The Emergence of Probability

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The Emergence of Probability: A Philosophical Study of Early Ideas about Probability, Induction and Statistical Inference
The Emergence of Probability, first edition.jpg
Cover of the first edition
Author Ian Hacking
Language English
Subject History of probability
Published 1975
Media type Print (Hardcover and Paperback)
ISBN 978-0521685573

The Emergence of Probability: A Philosophical Study of Early Ideas about Probability, Induction and Statistical Inference is a 1975 book by the philosopher Ian Hacking.

Summary[edit]

Hacking provides an account of an important period in the history of probability.[1] He shows that the modern argument for preferring facts to testimony in science assumes probabilistic thinking.[2]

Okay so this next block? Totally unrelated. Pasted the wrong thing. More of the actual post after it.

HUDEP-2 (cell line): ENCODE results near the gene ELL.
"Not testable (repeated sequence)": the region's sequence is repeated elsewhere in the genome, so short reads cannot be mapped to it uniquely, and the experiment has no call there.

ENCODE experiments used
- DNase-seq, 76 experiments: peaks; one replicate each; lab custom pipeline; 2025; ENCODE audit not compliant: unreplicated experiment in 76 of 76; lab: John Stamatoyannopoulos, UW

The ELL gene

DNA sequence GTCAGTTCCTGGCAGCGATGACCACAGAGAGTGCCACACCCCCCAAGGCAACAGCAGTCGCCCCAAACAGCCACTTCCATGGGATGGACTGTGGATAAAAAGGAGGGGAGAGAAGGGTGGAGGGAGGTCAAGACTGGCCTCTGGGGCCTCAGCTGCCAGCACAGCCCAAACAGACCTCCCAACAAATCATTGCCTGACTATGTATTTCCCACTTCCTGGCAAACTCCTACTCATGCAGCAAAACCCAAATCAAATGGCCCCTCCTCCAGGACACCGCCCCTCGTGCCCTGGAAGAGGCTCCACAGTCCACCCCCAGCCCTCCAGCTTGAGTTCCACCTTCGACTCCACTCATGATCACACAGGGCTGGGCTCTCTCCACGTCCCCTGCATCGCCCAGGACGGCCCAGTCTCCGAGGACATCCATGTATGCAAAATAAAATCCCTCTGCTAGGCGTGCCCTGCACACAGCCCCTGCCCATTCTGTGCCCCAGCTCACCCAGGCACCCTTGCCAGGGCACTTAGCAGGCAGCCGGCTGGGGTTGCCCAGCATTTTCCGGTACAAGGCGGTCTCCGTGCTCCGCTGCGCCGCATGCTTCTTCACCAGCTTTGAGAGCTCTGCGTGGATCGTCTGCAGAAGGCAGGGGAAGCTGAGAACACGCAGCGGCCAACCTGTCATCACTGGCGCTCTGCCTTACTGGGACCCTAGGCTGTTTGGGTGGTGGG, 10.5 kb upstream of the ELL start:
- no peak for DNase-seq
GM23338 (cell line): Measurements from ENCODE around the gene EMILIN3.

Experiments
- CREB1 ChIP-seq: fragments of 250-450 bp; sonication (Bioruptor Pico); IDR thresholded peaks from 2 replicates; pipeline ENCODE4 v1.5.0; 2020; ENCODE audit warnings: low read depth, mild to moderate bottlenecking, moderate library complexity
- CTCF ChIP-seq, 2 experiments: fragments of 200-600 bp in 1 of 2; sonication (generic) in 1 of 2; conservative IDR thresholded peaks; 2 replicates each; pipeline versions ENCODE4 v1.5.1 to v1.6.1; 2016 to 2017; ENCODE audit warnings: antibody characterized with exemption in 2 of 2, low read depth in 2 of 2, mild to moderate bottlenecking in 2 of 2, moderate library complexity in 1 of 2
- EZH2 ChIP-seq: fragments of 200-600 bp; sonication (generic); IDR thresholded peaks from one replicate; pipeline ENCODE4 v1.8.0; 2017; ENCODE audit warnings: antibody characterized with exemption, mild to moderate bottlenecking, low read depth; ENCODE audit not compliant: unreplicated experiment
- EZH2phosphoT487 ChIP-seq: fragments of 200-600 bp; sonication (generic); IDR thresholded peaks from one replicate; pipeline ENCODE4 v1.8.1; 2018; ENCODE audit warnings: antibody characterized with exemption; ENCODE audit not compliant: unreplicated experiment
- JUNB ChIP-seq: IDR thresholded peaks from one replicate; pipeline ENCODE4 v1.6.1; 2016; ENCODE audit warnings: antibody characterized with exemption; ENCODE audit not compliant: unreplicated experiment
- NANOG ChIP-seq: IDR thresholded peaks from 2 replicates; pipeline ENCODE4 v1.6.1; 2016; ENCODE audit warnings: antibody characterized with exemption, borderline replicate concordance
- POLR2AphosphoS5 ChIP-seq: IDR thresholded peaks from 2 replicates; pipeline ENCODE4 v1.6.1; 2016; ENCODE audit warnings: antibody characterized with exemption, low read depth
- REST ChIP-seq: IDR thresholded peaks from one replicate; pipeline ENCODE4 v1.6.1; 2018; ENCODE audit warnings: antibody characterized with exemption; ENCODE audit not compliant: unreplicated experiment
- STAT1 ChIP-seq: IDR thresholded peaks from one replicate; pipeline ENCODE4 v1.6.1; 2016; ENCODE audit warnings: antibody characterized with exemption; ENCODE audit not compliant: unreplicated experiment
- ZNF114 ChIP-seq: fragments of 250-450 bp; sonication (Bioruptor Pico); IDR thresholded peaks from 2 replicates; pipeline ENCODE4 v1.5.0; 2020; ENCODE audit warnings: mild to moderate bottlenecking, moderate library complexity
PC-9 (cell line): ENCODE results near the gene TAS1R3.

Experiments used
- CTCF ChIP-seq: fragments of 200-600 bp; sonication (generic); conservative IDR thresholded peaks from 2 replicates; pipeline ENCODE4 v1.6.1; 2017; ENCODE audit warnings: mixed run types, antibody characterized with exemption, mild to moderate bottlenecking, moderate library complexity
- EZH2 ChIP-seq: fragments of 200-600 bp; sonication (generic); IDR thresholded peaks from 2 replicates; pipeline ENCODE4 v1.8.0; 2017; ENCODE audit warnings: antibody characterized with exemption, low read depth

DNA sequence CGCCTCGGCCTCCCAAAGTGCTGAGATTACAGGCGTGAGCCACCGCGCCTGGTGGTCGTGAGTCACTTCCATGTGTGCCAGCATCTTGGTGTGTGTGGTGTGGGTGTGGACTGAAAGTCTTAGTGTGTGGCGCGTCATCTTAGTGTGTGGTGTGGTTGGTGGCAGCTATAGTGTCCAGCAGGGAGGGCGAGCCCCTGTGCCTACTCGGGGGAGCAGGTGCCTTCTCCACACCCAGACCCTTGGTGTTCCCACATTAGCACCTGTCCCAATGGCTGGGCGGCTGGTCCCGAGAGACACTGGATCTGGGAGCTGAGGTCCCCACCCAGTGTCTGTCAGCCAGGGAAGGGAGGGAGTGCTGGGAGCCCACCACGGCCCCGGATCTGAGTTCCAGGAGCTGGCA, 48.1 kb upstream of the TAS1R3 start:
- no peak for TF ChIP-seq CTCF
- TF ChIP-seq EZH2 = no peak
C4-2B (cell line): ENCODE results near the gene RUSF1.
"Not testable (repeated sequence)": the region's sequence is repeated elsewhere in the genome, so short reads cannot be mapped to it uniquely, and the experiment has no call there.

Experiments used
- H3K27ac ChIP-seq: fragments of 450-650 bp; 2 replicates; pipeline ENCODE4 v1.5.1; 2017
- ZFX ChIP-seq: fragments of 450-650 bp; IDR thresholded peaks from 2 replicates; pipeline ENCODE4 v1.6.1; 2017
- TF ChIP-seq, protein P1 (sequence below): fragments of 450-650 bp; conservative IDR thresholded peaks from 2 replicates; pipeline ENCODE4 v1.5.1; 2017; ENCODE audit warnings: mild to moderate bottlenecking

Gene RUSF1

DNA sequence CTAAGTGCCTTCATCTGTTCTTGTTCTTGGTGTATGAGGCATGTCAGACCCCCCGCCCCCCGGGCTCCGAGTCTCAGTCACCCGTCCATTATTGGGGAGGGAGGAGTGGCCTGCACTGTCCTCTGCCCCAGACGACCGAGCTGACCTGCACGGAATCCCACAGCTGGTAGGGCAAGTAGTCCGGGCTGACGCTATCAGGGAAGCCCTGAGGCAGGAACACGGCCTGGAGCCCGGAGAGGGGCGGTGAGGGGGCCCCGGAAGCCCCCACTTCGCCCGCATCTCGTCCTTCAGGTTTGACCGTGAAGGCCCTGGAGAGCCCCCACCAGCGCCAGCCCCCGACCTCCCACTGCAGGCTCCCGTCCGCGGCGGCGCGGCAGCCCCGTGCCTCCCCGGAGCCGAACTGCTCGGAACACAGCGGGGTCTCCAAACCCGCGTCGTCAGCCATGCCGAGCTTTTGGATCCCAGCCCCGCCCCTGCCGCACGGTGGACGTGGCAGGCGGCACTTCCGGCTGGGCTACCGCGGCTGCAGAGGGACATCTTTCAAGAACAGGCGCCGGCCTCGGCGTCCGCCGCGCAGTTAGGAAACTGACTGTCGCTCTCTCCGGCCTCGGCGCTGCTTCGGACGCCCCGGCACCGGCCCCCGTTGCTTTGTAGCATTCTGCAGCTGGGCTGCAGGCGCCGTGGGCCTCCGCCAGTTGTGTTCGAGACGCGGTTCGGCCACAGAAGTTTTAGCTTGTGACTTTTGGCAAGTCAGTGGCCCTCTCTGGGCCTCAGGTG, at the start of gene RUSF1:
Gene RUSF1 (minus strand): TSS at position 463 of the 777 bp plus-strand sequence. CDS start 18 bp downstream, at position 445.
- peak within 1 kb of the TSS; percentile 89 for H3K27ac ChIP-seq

Reception[edit]

Hacking's work has been described as ground-breaking.[1]

The philosopher James Franklin argued that Hacking's contention that there was no concept of uncertain evidence before about 1650 is incorrect, as it neglects the extensive Latin scholastic literature on legal evidence and aleatory contracts and on induction.[3]

References[edit]

Footnotes[edit]

  1. ^ a b Macintosh 2005. p. 357.
  2. ^ Welsh 1994. p. 45.
  3. ^ Franklin 2001. p. 373.

Bibliography[edit]

Books
  • Franklin, James (2001). The Science of Conjecture: Evidence and Probability Before Pascal. Baltimore: Johns Hopkins University Press. ISBN 0-8018-6569-7.
  • Macintosh, Jack (2005). Honderich, Ted, ed. The Oxford Companion to Philosophy. Oxford: Oxford University Press. ISBN 0-19-926479-1.
  • Welsh, Alexander (1994). Freud's Wishful Dream Book. Princeton: Princeton University Press. ISBN 0-691-03718-3.